The Half-Life Of Smart Beta

October 23, 2013


Baker and Haugen explain that, in an environment where investors are leverage-constrained, and are unable to borrow money, and in which asset-class return expectations are positive, investors will bid up the riskiest stocks because that is the perceived route to outperformance.26 A more sophisticated version, by Antii Ilmanen, states that investors prefer positive skewness, and are willing to overpay for positive upside surprises and for protection from extreme downside events.27

Baker and Haugen state, “agency issues create demand by professional investors and their clients for highly volatile stocks. This demand overvalues the prices of volatile stocks and suppresses their future expected returns.” And later: “We find that (a) financial institutions hold more volatile stocks, (b) analysts’ coverage is significantly greater for more volatile stocks, and (c) news coverage is more intense for more volatile stocks.” They support their argument by explaining that managers who are judged by the simple metric of excess return versus a benchmark may have incentives to take excess risk or to bid up high-beta stocks. In many cases, portfolio managers can expect a performance bonus for generating excess returns above a certain level, but will not be fired for average performance or moderate underperformance. They have much to gain by increasing the risk of their portfolios, especially in a risk-on market environment.

The mismatched incentives explanation is more interesting. Baker, Bradley and Wurgler investigated the consequences of using the information ratio as performance metric.28 The information ratio compares the holding period returns in excess of the benchmark with the standard deviation of the difference in returns of the portfolio versus the benchmark. The information ratio’s numerator has much in common with that of the Sharpe ratio. Both measure excess returns—one in relation to the risk-free rate, the other in relation to the benchmark. The denominators appear similar too—one evaluates a security’s standard deviation on its own, whereas the other measures the variance of returns above or below a benchmark’s returns.

These similarities are deceptive, though, because of the function of the denominator. This happens because a low-beta stock can be expected to return less than the benchmark and simultaneously increase tracking risk. Consider the math for a security with a beta of 0.8. On a day when the benchmark is up 1 percent, the 0.8 beta stock will be up 0.8 percent. It will underperform the benchmark by 0.2 percent. Its one-day tracking risk is 0.2 percent. On a day when the benchmark is down 1 percent, the 0.8 beta stock will outperform the benchmark by 0.2 percent, with 0.2 percent contribution to tracking risk. Netted out over two days, the return versus the benchmark will be zero, but the tracking error will be close to 0.2 percent. Put another way, a stock with a beta of 0.8 has to present an ex-ante alpha that is high enough to outweigh its expected contribution to tracking error, at least in the math of the information ratio. Conversely, a stock with a beta of 1.2 can present negative ex-ante alpha up to the tracking error threshold, and still make a positive contribution to the information ratio.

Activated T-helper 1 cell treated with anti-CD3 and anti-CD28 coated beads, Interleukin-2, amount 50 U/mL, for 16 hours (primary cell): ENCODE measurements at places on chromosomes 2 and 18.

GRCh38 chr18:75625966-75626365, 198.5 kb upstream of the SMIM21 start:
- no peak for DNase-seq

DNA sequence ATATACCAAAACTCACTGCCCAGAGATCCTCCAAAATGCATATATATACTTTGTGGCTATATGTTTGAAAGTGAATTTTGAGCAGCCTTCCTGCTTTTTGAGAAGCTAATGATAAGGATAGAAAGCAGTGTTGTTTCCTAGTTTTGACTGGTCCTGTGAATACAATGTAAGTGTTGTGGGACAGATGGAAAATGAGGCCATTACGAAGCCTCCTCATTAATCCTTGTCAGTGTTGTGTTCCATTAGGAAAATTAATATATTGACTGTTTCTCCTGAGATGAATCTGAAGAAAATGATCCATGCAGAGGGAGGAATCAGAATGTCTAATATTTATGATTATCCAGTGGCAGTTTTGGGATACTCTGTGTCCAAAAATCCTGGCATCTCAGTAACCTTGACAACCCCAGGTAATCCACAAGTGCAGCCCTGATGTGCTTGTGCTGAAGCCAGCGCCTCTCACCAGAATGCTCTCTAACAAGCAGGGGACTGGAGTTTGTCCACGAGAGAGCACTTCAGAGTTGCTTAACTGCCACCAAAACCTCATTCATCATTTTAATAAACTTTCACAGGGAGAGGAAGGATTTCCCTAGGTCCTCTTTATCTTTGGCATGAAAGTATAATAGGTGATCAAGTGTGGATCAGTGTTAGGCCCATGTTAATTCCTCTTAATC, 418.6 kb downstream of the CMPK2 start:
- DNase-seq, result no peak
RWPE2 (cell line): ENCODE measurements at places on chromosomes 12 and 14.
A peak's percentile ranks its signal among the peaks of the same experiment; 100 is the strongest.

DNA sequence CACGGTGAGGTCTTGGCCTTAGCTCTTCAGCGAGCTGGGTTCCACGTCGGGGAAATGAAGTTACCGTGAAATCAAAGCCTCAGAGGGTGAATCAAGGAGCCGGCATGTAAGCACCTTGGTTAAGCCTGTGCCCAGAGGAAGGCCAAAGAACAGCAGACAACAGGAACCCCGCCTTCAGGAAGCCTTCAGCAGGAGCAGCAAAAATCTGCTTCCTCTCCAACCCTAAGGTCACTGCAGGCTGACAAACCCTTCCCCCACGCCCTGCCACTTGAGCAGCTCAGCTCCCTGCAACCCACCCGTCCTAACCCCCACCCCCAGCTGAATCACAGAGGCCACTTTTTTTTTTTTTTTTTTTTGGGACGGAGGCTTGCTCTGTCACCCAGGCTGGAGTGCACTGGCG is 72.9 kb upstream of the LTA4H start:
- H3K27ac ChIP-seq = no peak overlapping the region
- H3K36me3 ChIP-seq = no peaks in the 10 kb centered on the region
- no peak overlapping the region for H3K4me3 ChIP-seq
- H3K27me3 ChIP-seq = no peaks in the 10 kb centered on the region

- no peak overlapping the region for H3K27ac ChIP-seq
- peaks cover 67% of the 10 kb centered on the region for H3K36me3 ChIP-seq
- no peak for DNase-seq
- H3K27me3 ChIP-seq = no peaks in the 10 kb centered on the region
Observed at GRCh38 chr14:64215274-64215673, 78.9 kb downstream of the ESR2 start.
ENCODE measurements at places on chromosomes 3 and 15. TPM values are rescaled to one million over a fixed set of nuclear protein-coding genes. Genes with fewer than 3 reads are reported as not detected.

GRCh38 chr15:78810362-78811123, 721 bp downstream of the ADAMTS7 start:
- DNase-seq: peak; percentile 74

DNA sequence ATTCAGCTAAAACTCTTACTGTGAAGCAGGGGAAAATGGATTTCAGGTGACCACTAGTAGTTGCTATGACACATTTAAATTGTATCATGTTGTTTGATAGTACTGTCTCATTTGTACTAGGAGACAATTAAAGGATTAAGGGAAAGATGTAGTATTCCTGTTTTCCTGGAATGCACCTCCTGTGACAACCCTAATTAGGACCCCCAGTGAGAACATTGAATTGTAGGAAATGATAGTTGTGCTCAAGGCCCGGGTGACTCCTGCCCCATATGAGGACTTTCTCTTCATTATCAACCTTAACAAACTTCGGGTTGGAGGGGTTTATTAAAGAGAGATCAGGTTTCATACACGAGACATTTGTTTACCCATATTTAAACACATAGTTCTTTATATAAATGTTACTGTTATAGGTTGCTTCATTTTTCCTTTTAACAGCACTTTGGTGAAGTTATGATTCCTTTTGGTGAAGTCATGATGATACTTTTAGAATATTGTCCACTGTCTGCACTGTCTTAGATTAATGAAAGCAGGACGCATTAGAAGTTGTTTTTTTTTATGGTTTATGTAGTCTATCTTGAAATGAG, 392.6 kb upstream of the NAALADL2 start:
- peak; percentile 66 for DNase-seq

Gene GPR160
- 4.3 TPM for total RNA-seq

The information ratio can be in conflict with the Sharpe ratio. Managers whose continued employment depends on producing a healthy information ratio have incentives to pick high-beta or high-volatility securities with inferior expected Sharpe ratios.

Still, not all managers are judged by the same metrics, and not all market participants have to answer to consultants. Indeed, many are benchmarked incorrectly, if at all. If poorly incentivized managers ignore low-risk stocks and bid up high-risk ones, should not some savvy investors come in and buy up the wallflowers? What about arbitrageurs, who are best positioned to ride valuation corrections?

It turns out that taking advantage of the low-beta/low-volatility wallflowers requires leverage, which is unpopular and generally believed to be very risky. Here is why: Imagine you are trying to build a market-neutral portfolio that buys low-beta stocks and sells short high-beta ones. You will have to buy more of the low-beta securities than you will be able to sell of the low-beta ones to achieve a beta-neutral portfolio. You will have to lay out cash, or borrow money, to achieve this. At a minimum, then, this portfolio will have to have an expected return that is greater than the cost of capital, or nobody will enter into it. In practice, however, many market participants are leverage-constrained, generally by dictate of the investment policy statement. Others are prohibited from selling short, or face stiff margin requirements. Those wishing to arbitrage away the low-volatility anomaly have hit a brick wall.

The low-volatility anomaly might be not so much a risk premium as a response to market structure and to the compensation and evaluation practices for agents.



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